Faces of the Food Bank: Myra

Faces of the Food Bank: Myra

The Los Angeles Regional Food Bank

In food-insecure households, fruits and vegetables often don’t make the grocery list. When hard decisions have to be made in the family budget, foods with fewer calories and higher prices-like produce-don’t seem to be an option. This is one reason why low-income families are more likely to have health issues related to malnutrition; it’s hard to think about “good” food when you’re worried about enough food.

This is Myra. She has been receiving food assistance from Foothill Unity Center for almost three years. At 61 years old, Myra lives with lupus, arthritis and fibromyalgia. She relies on disability benefits and says that food pantries like Foothill Unity Center provide her with two-thirds of her groceries.

Because of the Food Bank, Myra is able to supplement her diet with foods that she could not otherwise afford. “Fruits and vegetable are too expensive at the store. They don’t fill me up so they don’t make the list. But here, they’ll give you a whole bag of apples,” she says. “Because of places like this I can eat more fruits and vegetables.”

“Most people who come to food pantries go to more than one,” she says. “That’s how you survive.” Myra has become well-acquainted with others who rely on food pantries and has heard their stories. “If they didn’t have programs like this it would be devastating. They wouldn’t have access to healthy food.”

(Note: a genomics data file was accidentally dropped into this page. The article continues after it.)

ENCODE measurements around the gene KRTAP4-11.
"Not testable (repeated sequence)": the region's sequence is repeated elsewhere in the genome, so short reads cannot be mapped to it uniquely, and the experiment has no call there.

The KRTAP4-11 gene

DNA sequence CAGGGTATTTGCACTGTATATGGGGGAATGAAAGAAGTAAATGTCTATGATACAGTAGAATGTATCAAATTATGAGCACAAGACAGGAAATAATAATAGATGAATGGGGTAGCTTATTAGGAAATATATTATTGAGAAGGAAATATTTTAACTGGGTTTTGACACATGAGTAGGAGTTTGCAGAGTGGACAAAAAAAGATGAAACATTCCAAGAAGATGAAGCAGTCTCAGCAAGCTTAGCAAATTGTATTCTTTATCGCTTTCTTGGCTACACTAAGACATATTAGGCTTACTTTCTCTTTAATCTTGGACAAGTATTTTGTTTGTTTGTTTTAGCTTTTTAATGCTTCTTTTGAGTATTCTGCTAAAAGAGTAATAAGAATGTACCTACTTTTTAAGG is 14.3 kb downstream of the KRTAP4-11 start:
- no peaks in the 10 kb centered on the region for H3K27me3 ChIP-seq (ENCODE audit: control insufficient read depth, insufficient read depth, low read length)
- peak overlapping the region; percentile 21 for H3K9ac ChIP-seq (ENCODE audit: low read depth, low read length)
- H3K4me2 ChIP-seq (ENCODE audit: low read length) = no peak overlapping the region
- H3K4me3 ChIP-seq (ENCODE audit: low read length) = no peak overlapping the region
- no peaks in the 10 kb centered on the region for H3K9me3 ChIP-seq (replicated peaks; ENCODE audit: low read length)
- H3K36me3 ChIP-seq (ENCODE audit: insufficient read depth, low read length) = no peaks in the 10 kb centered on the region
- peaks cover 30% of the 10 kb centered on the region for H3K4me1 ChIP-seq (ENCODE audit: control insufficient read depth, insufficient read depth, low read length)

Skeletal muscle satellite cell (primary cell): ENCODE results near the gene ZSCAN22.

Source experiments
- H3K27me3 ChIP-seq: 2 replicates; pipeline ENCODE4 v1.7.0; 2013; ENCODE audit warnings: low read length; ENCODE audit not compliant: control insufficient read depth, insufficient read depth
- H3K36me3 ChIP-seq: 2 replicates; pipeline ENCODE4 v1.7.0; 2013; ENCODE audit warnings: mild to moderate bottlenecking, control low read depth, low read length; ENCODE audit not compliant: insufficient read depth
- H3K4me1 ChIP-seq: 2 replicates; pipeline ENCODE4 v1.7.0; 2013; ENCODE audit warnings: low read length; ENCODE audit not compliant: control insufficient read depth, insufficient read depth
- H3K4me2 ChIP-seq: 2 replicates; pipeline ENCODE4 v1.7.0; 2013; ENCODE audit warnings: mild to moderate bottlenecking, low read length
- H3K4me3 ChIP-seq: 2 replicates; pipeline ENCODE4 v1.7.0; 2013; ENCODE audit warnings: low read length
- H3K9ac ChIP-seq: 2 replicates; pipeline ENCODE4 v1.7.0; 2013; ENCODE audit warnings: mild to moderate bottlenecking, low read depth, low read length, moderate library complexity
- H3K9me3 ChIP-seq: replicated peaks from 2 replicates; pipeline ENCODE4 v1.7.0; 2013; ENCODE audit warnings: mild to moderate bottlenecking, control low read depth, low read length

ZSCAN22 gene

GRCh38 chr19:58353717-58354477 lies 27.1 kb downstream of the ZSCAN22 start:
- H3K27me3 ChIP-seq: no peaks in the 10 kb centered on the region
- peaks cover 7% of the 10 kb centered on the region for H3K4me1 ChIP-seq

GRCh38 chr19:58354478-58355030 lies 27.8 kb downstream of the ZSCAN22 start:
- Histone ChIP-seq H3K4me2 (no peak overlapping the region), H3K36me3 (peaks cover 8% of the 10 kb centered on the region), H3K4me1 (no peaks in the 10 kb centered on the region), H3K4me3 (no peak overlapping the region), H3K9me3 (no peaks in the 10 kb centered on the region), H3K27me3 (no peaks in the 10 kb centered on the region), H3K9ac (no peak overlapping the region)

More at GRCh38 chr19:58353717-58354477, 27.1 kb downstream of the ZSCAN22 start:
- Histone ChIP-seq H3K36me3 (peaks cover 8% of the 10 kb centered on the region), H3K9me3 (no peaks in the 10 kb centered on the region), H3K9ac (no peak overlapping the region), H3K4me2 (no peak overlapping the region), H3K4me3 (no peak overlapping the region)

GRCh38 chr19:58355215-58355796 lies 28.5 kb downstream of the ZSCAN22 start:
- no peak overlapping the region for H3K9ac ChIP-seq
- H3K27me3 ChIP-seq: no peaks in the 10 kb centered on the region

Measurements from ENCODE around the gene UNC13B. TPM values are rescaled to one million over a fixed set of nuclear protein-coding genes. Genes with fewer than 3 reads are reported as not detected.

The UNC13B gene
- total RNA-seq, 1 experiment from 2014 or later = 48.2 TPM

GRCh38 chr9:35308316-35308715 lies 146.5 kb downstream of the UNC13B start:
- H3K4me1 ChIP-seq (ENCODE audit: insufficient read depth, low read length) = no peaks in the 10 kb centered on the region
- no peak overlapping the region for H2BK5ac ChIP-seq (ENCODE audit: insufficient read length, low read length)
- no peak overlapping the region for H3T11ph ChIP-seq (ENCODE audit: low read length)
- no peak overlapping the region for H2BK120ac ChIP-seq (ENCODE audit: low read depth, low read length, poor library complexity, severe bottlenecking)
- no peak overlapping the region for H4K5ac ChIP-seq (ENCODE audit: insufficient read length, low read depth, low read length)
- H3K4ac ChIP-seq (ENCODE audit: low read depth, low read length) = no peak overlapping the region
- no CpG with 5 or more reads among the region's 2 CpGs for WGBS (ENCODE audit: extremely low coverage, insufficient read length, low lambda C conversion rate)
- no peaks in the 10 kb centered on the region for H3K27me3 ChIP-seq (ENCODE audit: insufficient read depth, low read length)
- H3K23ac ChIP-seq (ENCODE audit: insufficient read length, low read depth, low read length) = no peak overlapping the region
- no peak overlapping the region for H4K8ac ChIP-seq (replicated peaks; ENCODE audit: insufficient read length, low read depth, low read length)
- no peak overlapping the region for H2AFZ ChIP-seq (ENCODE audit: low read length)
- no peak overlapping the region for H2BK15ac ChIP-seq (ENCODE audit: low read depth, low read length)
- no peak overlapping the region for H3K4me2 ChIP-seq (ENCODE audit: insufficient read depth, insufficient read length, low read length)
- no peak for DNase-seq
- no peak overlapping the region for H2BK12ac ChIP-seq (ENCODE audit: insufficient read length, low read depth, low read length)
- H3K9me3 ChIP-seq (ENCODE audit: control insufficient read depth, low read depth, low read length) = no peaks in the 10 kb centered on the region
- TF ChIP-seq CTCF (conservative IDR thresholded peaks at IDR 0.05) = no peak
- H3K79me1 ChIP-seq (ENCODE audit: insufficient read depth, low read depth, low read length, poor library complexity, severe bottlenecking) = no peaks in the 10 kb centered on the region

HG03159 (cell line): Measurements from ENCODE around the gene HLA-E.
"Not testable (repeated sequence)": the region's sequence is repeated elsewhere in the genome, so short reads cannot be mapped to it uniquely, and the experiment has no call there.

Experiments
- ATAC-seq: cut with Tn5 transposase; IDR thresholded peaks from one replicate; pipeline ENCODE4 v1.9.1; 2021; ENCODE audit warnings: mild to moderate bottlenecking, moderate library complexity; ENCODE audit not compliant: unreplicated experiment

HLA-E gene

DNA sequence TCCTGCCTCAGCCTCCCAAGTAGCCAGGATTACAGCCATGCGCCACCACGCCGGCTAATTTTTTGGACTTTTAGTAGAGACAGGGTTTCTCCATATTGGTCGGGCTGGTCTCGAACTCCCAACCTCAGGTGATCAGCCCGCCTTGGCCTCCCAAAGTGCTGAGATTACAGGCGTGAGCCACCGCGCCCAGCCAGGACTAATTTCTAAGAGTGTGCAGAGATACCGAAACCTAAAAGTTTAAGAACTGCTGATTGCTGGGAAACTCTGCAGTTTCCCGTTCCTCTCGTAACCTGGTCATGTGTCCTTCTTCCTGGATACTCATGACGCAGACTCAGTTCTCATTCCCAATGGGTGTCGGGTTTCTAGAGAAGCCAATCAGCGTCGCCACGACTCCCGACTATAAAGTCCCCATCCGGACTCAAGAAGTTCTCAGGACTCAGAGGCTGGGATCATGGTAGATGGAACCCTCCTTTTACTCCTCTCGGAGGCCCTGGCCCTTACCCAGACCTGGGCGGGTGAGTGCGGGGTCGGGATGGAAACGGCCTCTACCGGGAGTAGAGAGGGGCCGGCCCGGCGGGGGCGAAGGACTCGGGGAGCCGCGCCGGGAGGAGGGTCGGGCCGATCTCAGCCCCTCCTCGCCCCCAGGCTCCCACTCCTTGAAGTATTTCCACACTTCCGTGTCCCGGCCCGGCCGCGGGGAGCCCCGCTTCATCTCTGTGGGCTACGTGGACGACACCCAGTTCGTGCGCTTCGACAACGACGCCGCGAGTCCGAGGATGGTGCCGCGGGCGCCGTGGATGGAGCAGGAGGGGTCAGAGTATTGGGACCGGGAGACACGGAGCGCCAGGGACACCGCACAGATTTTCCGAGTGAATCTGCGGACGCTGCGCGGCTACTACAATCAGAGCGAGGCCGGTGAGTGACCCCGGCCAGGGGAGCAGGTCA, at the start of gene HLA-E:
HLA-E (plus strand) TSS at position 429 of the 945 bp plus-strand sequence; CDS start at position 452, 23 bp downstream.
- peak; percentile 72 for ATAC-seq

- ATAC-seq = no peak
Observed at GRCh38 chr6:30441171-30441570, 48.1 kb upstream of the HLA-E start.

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Myra’s favorite foods to receive are cheeses and produce. “Programs like this allow me to try new things,” Myra explained as she looked over a bag of leeks. “I would never think to buy leeks. I think I’ll try to make a soup out of these.” Myra says that she would like to try new things, but she can’t buy vegetables that she hasn’t tried before in case she doesn’t like them. “But when food pantries give us new things to try, if we like them, then we know to go buy more.”

Approximately 20 percent of the food the Food Bank distributes is fresh produce, not to mention all the shelf-stable fruits and vegetables such as dried cranberries or canned green beans. Nutrient-dense options like these are made possible through the generosity of major product and financial donors and they are greatly appreciated by families and individuals who want to make healthy choices.

Thank you, Myra, for sharing part of your story with us.

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